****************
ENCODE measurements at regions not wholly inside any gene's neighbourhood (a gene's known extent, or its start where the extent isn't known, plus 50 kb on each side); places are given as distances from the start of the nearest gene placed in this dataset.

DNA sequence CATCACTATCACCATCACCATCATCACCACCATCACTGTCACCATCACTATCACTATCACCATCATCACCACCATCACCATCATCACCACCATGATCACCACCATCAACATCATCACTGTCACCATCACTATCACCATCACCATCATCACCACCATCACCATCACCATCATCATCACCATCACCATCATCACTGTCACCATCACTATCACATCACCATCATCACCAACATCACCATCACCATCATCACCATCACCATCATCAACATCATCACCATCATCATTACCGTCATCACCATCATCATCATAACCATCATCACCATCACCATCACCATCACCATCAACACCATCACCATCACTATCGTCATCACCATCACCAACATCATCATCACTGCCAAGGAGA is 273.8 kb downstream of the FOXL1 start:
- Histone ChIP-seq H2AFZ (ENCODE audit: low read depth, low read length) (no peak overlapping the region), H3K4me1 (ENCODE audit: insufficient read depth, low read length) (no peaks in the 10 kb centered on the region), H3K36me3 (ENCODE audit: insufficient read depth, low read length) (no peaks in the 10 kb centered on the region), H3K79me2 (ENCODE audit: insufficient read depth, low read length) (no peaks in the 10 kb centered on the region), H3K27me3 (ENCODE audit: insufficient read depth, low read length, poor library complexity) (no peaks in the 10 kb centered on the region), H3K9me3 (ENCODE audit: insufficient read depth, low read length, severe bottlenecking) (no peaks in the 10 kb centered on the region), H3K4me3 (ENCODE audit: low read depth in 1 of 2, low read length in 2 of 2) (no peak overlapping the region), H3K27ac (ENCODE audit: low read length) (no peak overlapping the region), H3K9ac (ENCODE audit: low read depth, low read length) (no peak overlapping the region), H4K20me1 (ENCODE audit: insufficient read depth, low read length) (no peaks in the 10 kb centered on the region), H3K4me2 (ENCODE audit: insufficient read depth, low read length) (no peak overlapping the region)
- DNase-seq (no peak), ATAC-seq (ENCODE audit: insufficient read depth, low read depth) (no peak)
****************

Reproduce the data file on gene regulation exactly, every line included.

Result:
ENCODE measurements at regions not wholly inside any gene's neighbourhood (a gene's known extent, or its start where the extent isn't known, plus 50 kb on each side); places are given as distances from the start of the nearest gene placed in this dataset.

DNA sequence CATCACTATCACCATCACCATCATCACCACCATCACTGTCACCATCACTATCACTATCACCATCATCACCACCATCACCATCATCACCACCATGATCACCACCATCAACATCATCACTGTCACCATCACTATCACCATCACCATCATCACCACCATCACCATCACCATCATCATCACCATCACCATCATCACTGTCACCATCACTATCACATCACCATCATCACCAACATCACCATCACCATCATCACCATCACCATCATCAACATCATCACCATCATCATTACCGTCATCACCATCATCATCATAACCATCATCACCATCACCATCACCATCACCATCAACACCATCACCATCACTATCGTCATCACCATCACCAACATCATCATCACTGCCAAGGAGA is 273.8 kb downstream of the FOXL1 start:
- Histone ChIP-seq H2AFZ (ENCODE audit: low read depth, low read length) (no peak overlapping the region), H3K4me1 (ENCODE audit: insufficient read depth, low read length) (no peaks in the 10 kb centered on the region), H3K36me3 (ENCODE audit: insufficient read depth, low read length) (no peaks in the 10 kb centered on the region), H3K79me2 (ENCODE audit: insufficient read depth, low read length) (no peaks in the 10 kb centered on the region), H3K27me3 (ENCODE audit: insufficient read depth, low read length, poor library complexity) (no peaks in the 10 kb centered on the region), H3K9me3 (ENCODE audit: insufficient read depth, low read length, severe bottlenecking) (no peaks in the 10 kb centered on the region), H3K4me3 (ENCODE audit: low read depth in 1 of 2, low read length in 2 of 2) (no peak overlapping the region), H3K27ac (ENCODE audit: low read length) (no peak overlapping the region), H3K9ac (ENCODE audit: low read depth, low read length) (no peak overlapping the region), H4K20me1 (ENCODE audit: insufficient read depth, low read length) (no peaks in the 10 kb centered on the region), H3K4me2 (ENCODE audit: insufficient read depth, low read length) (no peak overlapping the region)
- DNase-seq (no peak), ATAC-seq (ENCODE audit: insufficient read depth, low read depth) (no peak)